The license renewal saga is far from over. The licenses of Telenor Pakistan and ex-Warid (now with Jazz) had expired in May earlier this year. Gasping for cash, the government had come up with a steep renewal fee of $450 million per license in July. The telco’s took the matter to the Islamabad High Court in August. The court, asked the operators to deposit 50 percent of the fee while the matter remained pending. In September, Telenor Pakistan paid half the fee (~$225 mn) in dollars and Jazz paid in PKR (~Rs35 bn).
With “a bird in hand,” the government is looking for the rest of the payment, along with other non-tax measures, to manage its fiscal accounts per IMF expectations. In an interview with BR Research last month, the Federal Minister for the Economic Affairs Division, Hammad Azhar had sounded optimistic on the government realizing the receivables soon.
“We will most likely exceed the Rs1.2 trillion full year target for non-tax revenues. This will be thanks to higher SBP profits, privatization of two RLNG plants, and remaining payments from telecom license renewal,” he told BR Research. This optimism is echoed in official quarters that the matter will be amicably settled and the federal kitty will be made whole on this account.
But there is cause to be less sanguine, if latest statements from the parent companies of Telenor Pakistan and Jazz are any guide. The two HQs, which have been weathering headwinds from their Pakistan operations on account of a declining PKR as well as rising cost of utilities, do not seem to be in a mood to cave to the government demand of $450 million for renewal fee.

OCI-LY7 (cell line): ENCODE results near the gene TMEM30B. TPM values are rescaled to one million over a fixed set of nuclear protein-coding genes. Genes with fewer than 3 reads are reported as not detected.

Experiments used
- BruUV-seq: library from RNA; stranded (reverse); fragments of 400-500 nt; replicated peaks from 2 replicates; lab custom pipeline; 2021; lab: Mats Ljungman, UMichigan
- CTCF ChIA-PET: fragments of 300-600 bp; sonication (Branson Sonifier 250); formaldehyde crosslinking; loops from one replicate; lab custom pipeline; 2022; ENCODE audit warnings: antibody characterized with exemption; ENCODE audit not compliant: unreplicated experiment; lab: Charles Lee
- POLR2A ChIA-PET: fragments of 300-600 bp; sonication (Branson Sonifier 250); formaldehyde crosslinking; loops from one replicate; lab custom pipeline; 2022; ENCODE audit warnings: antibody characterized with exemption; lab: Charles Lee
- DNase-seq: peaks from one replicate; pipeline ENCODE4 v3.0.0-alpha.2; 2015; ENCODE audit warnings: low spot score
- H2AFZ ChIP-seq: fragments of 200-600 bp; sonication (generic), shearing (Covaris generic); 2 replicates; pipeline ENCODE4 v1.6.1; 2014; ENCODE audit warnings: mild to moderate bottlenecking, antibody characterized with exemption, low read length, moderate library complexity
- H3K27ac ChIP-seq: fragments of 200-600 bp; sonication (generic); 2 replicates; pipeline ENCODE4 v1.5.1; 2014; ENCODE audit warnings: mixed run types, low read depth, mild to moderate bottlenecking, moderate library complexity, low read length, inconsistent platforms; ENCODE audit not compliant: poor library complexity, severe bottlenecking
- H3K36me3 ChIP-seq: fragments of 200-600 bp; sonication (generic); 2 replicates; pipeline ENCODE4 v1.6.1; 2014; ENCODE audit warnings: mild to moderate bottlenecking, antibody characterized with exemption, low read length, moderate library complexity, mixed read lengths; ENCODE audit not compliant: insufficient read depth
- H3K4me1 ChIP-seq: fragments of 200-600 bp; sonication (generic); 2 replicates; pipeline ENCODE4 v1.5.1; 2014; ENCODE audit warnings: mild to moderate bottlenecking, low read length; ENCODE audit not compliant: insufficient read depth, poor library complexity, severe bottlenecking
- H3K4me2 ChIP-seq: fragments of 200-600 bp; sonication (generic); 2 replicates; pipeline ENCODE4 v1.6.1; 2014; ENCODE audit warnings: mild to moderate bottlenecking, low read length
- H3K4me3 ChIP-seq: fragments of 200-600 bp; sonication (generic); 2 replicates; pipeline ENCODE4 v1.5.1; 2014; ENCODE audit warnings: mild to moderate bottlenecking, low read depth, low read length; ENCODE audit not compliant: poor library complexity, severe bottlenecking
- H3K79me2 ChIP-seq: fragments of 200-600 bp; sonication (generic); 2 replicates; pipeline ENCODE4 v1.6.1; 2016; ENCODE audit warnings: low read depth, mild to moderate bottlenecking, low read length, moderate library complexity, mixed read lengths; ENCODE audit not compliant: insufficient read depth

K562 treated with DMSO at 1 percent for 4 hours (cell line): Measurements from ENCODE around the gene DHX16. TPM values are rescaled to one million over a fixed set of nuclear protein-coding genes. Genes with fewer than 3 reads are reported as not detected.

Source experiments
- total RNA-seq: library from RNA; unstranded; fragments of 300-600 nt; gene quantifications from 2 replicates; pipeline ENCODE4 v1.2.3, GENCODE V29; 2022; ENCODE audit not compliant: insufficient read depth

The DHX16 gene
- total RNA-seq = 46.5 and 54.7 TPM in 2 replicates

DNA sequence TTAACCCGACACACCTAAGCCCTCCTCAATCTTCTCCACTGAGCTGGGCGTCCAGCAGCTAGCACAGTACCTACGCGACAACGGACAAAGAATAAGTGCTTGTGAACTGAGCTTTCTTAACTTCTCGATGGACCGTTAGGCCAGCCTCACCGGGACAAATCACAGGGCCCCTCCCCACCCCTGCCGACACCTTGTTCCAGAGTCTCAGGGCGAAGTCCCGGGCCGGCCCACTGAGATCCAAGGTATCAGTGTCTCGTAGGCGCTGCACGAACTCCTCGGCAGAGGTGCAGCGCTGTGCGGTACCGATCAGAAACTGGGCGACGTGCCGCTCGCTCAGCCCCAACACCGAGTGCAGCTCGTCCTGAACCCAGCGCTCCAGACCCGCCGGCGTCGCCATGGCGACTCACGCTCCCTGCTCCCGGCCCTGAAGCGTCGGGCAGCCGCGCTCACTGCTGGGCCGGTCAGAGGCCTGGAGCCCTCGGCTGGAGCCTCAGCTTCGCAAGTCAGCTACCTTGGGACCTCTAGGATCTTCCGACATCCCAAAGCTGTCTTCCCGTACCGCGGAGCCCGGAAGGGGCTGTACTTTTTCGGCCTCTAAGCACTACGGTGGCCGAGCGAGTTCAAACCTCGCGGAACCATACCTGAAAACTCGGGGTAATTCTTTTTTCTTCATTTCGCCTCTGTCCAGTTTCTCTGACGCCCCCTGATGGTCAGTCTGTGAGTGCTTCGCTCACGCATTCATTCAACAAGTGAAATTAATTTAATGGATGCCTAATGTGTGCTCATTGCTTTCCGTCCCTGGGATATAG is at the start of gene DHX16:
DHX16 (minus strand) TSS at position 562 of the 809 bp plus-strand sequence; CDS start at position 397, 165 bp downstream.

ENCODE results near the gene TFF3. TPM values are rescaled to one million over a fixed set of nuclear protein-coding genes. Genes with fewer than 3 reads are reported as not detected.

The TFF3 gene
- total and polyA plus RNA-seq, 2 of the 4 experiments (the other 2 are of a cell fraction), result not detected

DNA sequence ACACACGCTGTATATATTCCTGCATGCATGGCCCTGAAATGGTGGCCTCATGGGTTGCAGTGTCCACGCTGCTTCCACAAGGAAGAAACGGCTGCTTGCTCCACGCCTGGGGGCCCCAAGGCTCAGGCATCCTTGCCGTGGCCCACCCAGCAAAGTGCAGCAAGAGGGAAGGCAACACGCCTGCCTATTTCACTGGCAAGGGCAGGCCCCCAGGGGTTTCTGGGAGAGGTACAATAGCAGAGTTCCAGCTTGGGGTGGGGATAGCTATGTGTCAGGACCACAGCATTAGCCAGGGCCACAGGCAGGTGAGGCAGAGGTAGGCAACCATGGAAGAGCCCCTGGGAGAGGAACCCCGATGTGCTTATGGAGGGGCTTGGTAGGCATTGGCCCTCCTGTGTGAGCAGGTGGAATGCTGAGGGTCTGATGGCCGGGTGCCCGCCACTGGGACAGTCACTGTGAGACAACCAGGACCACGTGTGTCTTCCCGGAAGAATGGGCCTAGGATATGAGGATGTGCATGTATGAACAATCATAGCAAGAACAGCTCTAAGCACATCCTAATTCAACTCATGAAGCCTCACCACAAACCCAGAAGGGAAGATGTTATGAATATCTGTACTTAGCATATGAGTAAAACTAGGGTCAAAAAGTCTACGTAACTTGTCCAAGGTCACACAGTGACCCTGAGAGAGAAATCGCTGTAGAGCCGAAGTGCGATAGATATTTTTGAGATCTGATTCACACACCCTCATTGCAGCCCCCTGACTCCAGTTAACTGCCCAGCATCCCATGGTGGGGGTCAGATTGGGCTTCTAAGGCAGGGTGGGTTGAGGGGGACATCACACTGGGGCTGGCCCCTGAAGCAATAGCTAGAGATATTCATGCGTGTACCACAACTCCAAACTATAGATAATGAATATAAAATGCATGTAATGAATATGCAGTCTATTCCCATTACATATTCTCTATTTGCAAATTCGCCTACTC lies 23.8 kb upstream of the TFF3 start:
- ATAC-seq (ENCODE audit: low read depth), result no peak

The Telenor Group had this to say about the litigation in its latest quarterly report: “Telenor Pakistan’s GSM license expired on 25 May, and the renewal fee was set to USD 449 million by Pakistan Telecommunication Authority (PTA). We claim that the renewal price should be USD 291 million, which is the same as prior renewals for other operators. In third quarter, we paid a deposit of USD 225 million of the requested license renewal fee awaiting a hearing in Islamabad High Court.”
Veon, which is the parent of Jazz, also sounded ominous in its latest report: “On 23 August 2019, the Islamabad High Court suspended the PTA’s order pending the outcome of the appeal and subject to Jazz making payment in the form of security (under protest) pending resolution of the appeal as per the options given in the PTA’s order. In September 2019, Jazz deposited 50% of the disputed license renewal fee (~USD 225 million) in order to maintain its appeal in the Islamabad High Court regarding PTA's underlying decision on the license renewal. There were no specific terms and conditions attached to the deposit.”
Bottomline is that companies are actively disputing the government’s demand of $450 million, they are in no mood to give in, and the legal system is taking its time to resolve the impasse. Meanwhile, Zong’s license expired last month and there is no official word on whether the Chinese operator has made any payment and if it has, on exactly what terms. The saga continues.